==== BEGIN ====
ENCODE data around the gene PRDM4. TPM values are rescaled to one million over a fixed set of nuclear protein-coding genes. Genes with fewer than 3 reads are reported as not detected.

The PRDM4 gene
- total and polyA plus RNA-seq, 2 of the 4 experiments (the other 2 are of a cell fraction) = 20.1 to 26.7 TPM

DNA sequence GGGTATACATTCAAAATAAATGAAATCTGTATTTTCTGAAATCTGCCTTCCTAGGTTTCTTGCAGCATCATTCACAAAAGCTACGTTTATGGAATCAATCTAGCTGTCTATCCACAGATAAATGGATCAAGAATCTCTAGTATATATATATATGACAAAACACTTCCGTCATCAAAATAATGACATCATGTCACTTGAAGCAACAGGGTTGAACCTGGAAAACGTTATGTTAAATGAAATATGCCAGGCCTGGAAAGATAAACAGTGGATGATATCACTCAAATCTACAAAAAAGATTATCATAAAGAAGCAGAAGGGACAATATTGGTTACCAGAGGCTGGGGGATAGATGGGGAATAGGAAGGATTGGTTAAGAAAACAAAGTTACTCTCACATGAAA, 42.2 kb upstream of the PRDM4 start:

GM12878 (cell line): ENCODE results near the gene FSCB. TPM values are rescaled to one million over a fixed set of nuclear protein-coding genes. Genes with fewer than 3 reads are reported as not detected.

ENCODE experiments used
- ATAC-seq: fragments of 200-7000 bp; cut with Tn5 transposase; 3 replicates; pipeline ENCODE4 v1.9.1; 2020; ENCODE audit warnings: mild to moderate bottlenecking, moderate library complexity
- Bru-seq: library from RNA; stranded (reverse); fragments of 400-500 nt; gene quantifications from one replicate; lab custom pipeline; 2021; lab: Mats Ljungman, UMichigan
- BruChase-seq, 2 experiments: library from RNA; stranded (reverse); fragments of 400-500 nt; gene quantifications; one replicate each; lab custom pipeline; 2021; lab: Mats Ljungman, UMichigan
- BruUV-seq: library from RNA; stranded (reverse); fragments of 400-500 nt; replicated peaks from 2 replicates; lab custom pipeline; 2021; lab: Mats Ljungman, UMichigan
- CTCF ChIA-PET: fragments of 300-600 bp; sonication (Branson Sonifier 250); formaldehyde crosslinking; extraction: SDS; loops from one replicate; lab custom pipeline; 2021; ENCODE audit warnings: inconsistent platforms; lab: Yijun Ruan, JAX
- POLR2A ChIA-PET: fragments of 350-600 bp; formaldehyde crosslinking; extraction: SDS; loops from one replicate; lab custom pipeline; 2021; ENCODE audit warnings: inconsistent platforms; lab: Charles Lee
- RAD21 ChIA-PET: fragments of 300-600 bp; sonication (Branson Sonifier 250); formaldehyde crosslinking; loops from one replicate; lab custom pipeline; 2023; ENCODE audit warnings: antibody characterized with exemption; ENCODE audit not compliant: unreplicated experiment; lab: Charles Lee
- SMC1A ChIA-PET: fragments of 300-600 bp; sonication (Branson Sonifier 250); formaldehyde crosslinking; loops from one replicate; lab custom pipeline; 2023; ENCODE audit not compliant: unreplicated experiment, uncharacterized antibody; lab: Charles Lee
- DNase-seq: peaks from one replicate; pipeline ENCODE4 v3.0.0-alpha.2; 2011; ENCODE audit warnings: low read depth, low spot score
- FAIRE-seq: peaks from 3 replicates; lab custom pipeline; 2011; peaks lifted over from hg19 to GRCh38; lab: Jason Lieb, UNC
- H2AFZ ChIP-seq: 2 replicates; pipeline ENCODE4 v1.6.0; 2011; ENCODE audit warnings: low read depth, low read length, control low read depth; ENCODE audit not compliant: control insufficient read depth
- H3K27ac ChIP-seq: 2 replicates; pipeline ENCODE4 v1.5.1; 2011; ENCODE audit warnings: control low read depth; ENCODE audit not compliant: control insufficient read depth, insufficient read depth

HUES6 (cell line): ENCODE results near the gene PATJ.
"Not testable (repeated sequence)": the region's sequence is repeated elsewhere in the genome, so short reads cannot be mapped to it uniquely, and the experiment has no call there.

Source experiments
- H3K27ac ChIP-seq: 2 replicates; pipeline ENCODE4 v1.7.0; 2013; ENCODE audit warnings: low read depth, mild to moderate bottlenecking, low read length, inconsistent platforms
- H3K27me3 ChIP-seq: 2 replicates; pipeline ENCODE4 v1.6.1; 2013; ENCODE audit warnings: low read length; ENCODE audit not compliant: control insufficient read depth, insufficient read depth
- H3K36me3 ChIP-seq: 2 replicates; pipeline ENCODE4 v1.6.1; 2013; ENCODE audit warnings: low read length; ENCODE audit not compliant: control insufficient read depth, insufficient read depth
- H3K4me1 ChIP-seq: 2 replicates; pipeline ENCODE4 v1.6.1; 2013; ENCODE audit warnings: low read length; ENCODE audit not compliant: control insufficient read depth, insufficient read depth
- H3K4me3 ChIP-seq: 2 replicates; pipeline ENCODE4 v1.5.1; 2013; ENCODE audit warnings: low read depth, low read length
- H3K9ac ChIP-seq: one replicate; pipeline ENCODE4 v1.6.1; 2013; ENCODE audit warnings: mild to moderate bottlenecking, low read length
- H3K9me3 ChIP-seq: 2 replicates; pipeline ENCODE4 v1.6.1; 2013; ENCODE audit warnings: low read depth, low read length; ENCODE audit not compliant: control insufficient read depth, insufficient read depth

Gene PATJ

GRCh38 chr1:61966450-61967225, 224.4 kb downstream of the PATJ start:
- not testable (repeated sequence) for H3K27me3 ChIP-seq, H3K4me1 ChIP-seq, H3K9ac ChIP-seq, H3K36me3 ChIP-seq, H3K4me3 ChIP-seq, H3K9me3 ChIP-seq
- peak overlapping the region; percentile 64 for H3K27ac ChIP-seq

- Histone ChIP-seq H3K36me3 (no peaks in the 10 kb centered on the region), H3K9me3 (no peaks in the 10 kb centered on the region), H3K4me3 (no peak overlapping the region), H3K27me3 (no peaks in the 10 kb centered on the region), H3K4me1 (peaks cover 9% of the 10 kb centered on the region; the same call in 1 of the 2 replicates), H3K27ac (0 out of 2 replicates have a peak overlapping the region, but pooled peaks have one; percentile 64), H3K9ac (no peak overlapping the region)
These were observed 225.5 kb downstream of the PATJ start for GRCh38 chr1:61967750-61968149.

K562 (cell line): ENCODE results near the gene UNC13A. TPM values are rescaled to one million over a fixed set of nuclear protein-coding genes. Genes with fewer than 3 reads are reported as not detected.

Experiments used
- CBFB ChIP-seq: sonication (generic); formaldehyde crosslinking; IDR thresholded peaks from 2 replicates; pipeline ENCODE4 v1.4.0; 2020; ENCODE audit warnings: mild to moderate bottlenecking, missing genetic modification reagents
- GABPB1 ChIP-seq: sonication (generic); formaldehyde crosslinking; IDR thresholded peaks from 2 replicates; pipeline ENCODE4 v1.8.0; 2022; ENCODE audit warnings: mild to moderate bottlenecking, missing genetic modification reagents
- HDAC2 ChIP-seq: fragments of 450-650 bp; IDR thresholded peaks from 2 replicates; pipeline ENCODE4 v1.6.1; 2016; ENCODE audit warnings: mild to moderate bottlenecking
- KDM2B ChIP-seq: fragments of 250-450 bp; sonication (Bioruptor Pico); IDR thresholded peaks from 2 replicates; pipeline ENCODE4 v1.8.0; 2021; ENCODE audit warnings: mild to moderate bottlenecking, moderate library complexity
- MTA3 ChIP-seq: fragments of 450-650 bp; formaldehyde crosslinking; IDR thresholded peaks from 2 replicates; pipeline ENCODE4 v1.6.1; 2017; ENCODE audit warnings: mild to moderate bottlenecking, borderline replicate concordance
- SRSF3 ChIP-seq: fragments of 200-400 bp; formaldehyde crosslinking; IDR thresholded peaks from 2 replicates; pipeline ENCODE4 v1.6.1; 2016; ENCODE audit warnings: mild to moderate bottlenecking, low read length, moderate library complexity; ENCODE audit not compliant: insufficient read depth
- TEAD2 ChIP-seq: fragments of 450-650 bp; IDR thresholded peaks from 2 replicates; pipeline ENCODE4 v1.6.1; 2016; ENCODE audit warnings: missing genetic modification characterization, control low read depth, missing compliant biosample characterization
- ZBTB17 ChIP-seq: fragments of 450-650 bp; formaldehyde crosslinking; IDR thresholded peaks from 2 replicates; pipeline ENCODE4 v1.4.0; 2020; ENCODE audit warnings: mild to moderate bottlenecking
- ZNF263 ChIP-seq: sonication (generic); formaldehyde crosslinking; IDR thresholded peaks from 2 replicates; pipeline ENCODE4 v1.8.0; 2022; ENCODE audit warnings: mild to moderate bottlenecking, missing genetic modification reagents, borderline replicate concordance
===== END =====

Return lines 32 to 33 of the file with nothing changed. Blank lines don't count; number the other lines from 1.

- peak overlapping the region; percentile 64 for H3K27ac ChIP-seq

- Histone ChIP-seq H3K36me3 (no peaks in the 10 kb centered on the region), H3K9me3 (no peaks in the 10 kb centered on the region), H3K4me3 (no peak overlapping the region), H3K27me3 (no peaks in the 10 kb centered on the region), H3K4me1 (peaks cover 9% of the 10 kb centered on the region; the same call in 1 of the 2 replicates), H3K27ac (0 out of 2 replicates have a peak overlapping the region, but pooled peaks have one; percentile 64), H3K9ac (no peak overlapping the region)